Author is a retired attorney having practiced for 35 years in Illinois who now lives in Texas and started writing stories about a year and a half ago.
Book Review: The Nightingale
Kristin Hannah’s latest best seller, The Nightingale, is the story about the lives of two French sisters during the Nazi occupation of France during World War II. The older sister decides to go along with the occupation, best she can that is, as she awaits the return of her soldier husband held in a German prisoner of war camp. The younger sister is unmarried, hates the Nazis, and joins the French resistance. The story is told by the older sister now an old woman living in Oregon and dying of cancer. She’s telling her story in 1995 of what she, her sister, their father and the people they knew, did to survive the occupation. A constant sub theme running throughout the story is the ongoing troubled relationship that the sisters have with their father.
The title of the book, ‘The Nightingale’, seems to me anyway, somewhat not quite fitting because the actions of The Nightingale are only a part of the whole story and not the total driving force moving the story along. Perhaps a different title might have been more fitting, one that captures the whole panorama of all the events. Nevertheless the title does the novel no harm.
The major characters, besides the sisters and their father are: a fellow resistance fighter with whom the younger sister falls in love, two German officers whom the older sister is forced to billet in her home, the dear Jewish friend of the older sister who meets her inevitable fate and whose child the older sister saves. Minor figures include rescued downed British pilots, Catholic nuns, fellow resistance fighters, and the neighbors of the sisters. Though the author has rounded up all the usual suspects for a World War II novel, she has pieced them together nicely in a new and entertaining way that keep the reader turning the pages.
The author is a former lawyer. It seems that there’s a lot of lawyer authors today. More money and less stress must be the driving force behind that. Anyway, being a former one myself, lawyer that is, not author, I went to the library after reading this book looking for another book by this fellow lawyer with an historical setting. Unfortunately for me there were none. All her other books were, as I call them, and I mean no disrespect, chick flick books, what appeared to be contemporary women oriented stories. Those books sell but I don’t care for them. It’s simply a matter of taste. I don’t like beets but I like broccoli. George Bush doesn’t like broccoli. Different personal tastes. No disrespect intended. Check her books out if that’s what you’re into. They’re probably good reads like this one was.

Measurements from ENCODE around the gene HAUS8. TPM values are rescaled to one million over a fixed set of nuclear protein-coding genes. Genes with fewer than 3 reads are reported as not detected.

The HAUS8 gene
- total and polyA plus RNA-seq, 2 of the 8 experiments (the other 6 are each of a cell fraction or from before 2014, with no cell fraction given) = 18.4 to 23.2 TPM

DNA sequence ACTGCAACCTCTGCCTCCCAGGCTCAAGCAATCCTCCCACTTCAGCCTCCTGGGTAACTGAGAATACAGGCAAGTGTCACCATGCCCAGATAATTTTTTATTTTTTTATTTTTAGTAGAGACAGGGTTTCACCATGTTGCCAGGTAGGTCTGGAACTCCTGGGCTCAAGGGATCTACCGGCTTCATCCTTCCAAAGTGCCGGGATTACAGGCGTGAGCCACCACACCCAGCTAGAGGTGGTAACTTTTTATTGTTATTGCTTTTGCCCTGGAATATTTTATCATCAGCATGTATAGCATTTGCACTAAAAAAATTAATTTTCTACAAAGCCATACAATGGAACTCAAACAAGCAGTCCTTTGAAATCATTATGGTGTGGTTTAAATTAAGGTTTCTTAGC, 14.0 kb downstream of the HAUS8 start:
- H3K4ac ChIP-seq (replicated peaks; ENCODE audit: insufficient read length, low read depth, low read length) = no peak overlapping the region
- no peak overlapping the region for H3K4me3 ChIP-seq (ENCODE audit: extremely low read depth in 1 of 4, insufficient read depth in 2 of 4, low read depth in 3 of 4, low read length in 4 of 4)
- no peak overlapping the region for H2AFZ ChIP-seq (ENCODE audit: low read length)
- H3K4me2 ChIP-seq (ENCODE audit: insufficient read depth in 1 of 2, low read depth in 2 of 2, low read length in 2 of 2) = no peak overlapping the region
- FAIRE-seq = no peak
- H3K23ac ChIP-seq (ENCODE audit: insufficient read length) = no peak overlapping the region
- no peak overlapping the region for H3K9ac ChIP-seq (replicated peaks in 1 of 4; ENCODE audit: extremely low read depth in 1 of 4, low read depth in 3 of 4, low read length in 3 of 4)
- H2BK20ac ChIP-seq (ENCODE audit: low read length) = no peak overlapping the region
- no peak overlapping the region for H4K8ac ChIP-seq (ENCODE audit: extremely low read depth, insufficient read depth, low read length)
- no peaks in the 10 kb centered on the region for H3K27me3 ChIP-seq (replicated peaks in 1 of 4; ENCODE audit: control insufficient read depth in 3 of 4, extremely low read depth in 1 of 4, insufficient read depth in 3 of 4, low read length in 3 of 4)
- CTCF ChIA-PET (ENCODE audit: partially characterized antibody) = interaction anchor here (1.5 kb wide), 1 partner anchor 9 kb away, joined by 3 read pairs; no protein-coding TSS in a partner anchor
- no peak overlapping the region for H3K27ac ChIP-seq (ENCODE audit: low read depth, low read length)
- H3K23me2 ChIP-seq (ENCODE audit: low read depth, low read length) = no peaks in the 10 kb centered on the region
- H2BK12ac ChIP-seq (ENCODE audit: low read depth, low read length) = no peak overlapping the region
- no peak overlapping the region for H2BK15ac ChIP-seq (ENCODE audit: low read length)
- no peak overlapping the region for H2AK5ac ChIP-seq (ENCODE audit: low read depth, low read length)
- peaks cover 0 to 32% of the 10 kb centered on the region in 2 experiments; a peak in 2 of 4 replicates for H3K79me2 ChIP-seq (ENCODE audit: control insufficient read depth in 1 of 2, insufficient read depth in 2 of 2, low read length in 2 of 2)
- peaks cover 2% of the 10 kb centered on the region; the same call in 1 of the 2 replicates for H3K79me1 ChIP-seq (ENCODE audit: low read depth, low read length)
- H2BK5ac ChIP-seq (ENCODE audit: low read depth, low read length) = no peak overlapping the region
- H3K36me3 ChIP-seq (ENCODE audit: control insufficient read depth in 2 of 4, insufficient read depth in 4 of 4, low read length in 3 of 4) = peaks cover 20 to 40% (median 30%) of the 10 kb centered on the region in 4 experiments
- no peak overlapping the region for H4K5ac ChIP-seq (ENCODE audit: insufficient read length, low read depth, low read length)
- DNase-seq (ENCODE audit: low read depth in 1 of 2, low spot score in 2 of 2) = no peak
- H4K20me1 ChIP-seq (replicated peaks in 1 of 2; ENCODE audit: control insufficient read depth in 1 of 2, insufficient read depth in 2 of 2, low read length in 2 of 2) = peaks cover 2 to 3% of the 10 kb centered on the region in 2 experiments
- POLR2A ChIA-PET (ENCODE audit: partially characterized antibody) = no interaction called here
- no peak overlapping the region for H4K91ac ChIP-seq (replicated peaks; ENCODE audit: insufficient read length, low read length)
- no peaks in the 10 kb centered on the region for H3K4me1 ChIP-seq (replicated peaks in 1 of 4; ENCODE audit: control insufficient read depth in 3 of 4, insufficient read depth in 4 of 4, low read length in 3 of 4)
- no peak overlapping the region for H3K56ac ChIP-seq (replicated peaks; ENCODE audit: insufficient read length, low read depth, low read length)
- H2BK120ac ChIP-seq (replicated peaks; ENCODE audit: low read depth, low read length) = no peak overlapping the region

Anyway as the war ends so does the story with the old woman going to Paris in 1995, with her son, for a reunion with her fellow surviving compatriots. Here her son, for the first time, learns about what his mother and her family did during the war. But there’s one thing that his mother keeps to herself, though the reader obviously knows what it is.
The ending is an honest to goodness real old fashioned tear jerker. Yeah I cried, but so what, ‘mens’ are human sometimes too you know. It’s the perfect and only way to end the story, not a word should be changed.
Read the book, then cry at the end.